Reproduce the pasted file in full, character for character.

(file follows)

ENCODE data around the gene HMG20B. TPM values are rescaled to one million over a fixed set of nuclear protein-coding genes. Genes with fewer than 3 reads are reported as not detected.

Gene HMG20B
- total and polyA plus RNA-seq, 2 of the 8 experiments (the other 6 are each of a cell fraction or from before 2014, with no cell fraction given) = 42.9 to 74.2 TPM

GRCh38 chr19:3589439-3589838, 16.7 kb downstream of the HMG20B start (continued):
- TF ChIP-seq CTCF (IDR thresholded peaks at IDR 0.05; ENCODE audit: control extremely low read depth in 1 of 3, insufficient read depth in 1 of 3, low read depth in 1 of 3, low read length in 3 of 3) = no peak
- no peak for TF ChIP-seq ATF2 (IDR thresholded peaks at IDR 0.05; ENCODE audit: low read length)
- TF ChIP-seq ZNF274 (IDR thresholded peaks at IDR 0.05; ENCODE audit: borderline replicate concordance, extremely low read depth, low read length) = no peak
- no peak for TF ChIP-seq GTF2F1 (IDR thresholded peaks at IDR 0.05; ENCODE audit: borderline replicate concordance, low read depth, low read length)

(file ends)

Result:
ENCODE data around the gene HMG20B. TPM values are rescaled to one million over a fixed set of nuclear protein-coding genes. Genes with fewer than 3 reads are reported as not detected.

Gene HMG20B
- total and polyA plus RNA-seq, 2 of the 8 experiments (the other 6 are each of a cell fraction or from before 2014, with no cell fraction given) = 42.9 to 74.2 TPM

GRCh38 chr19:3589439-3589838, 16.7 kb downstream of the HMG20B start (continued):
- TF ChIP-seq CTCF (IDR thresholded peaks at IDR 0.05; ENCODE audit: control extremely low read depth in 1 of 3, insufficient read depth in 1 of 3, low read depth in 1 of 3, low read length in 3 of 3) = no peak
- no peak for TF ChIP-seq ATF2 (IDR thresholded peaks at IDR 0.05; ENCODE audit: low read length)
- TF ChIP-seq ZNF274 (IDR thresholded peaks at IDR 0.05; ENCODE audit: borderline replicate concordance, extremely low read depth, low read length) = no peak
- no peak for TF ChIP-seq GTF2F1 (IDR thresholded peaks at IDR 0.05; ENCODE audit: borderline replicate concordance, low read depth, low read length)